Without realizing it 3 years back I came upon the need to elevate my understanding for a set of information beyond retention, to implementation.  As a brand new IT leader I found I had a team and no structured idea how I was going to lead them.  My answer was to go back to the well of what had worked for me, the simple teachings in who moved my Cheese by Spencer Johnson.  So after reading that book again I found that Spencer Johnson had also written “The one Minute Manager”.

Well I would have gotten the book, but I was a new leader I had budgets to gather, ordering to understand, relationship to decipher and the whole concept of what each of my team members did to figure out. In addition I found myself driving to each of our locations in my first month of being a new leader to get “Face time” with my customer base.  This left me with no spare time but a lot of travel time. 

Answer: audio CD of The one Minute Manager I didn’t listen to it once, not twice, I have no idea how many times I listened to it, 3 times all the way though start to finish, then in chunks.  I would listen to 5 minutes, one section.  Then spend the next hour on the road thinking about how I would make this work on my team, how I would adapt what they were saying.  Then stop somewhere open my laptop and take some frantic notes.

After all of these drives I would come home and after the kids went to bed spend hours on devolving procedures, systems whatever I needed to make as much of the book a reality.  (A recent re listen reminded me I was only ever to incorporate about 75% of what was in the book into my day to day)

Over the last month I have found myself reading Hardwiring Excellence by Quint Studer.  This reading has taken the form for a ratio; one hour reading, two hour taking notes and ten more hours mulling it over and revising my thoughts.  I don’t feel like I can move on until I have gelled my thoughts into something resembling an actionable approach to the concepts, then I refine it more as I go.

Without thinking about it I have embarked on two major evolutions to how I manage and they are both driven by some new information, and trying to figure out how to implement it.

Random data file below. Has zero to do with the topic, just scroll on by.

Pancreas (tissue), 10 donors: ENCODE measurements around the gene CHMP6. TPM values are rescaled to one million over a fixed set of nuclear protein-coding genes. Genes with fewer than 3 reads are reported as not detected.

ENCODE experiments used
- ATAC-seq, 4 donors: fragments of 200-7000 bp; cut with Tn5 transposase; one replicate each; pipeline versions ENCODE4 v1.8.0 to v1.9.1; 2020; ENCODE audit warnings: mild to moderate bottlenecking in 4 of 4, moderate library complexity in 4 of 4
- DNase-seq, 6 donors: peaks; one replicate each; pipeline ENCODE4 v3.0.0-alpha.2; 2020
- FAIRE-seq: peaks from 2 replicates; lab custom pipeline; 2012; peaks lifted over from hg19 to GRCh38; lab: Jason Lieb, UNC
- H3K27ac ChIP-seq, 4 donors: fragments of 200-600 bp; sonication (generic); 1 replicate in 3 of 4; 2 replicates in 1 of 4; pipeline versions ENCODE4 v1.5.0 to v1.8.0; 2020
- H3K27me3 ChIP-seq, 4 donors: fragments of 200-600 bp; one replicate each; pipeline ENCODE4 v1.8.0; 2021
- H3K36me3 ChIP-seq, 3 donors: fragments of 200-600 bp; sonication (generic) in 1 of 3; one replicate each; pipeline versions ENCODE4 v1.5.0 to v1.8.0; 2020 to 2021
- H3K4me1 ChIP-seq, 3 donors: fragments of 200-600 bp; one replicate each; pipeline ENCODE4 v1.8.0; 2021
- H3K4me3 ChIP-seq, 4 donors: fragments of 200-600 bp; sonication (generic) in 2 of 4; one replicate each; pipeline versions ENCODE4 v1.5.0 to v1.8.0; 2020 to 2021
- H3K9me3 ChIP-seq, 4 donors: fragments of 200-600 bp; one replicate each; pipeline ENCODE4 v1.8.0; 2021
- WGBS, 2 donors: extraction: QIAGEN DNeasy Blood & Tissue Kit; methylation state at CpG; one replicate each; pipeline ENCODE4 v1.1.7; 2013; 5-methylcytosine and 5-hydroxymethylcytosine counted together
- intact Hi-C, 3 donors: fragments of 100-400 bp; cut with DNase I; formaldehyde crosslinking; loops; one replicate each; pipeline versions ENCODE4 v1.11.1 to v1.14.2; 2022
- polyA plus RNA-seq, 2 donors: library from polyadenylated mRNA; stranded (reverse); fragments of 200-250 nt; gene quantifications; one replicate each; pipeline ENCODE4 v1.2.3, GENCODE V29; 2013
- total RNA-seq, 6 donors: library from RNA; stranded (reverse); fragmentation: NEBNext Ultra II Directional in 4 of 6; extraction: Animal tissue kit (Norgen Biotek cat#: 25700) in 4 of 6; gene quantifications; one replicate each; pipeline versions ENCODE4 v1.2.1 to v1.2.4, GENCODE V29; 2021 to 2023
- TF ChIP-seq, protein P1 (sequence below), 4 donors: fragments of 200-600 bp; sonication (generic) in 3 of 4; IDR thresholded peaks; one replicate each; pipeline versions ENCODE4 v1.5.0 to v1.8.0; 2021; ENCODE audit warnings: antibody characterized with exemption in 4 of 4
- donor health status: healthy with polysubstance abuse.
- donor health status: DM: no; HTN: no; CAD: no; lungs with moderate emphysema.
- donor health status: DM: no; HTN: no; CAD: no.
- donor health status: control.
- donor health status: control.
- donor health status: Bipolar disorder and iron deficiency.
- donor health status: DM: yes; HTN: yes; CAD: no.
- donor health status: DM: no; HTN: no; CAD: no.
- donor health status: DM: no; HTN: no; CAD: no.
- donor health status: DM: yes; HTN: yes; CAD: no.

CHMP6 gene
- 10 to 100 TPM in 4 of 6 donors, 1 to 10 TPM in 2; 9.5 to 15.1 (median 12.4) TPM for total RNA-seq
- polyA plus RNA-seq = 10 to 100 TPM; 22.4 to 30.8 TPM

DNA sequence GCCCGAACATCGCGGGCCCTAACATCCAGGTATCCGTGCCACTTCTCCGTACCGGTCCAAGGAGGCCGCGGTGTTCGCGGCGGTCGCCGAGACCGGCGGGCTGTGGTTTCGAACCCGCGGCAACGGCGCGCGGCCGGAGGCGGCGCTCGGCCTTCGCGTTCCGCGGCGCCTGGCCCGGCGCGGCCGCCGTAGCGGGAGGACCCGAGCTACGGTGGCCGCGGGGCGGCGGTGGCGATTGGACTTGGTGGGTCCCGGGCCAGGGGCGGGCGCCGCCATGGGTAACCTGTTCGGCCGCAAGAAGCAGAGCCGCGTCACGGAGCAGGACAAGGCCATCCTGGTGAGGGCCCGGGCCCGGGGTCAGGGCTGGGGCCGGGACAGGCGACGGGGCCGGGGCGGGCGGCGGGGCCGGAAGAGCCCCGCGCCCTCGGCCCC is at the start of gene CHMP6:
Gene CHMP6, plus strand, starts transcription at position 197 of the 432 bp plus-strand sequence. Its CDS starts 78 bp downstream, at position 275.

One came from written text the other from an Audio CD and the next might very well come from a podcast, video, Blog, or physical presentation.   That is why I find the term consumption much more appropriate then reading, we don’t just read for information we consume it in many mediums.

This is also infinitely more challenging and time consuming then retention, this is taking new information and preparing it for implementation in line. 

To this end I want to propose a new phrase into our vernacular.  “Consumption for implementation” = the process of learning new information in any way, and at the same time developing a framework to turn the new ideas into action.

This is a skill we should all be willing to develop, what is the point of learning new ideas if we do nothing with them.

Thursday, March 11, 2010

Change Management, Versioning good for technical. ………… Good for managing?

In IT we tend to talk about Change Management as some sort of “holy grail”.  If we can just get Change Management implemented on all technical changes the system will run much smoother.

There is also common accepted logic that when you implement a change you should minimize variables or when multiple adjustments are needed you should roll them into one package / release version.  Isolating these changes allows you to see impact form that change in a direct relationship and roll it back if needed.

This all culminates in a methodical, staged approach to ongoing changes.  Thus allowing you to deliberately take moves and actions, see outcomes, advantages, and problems created by those changes.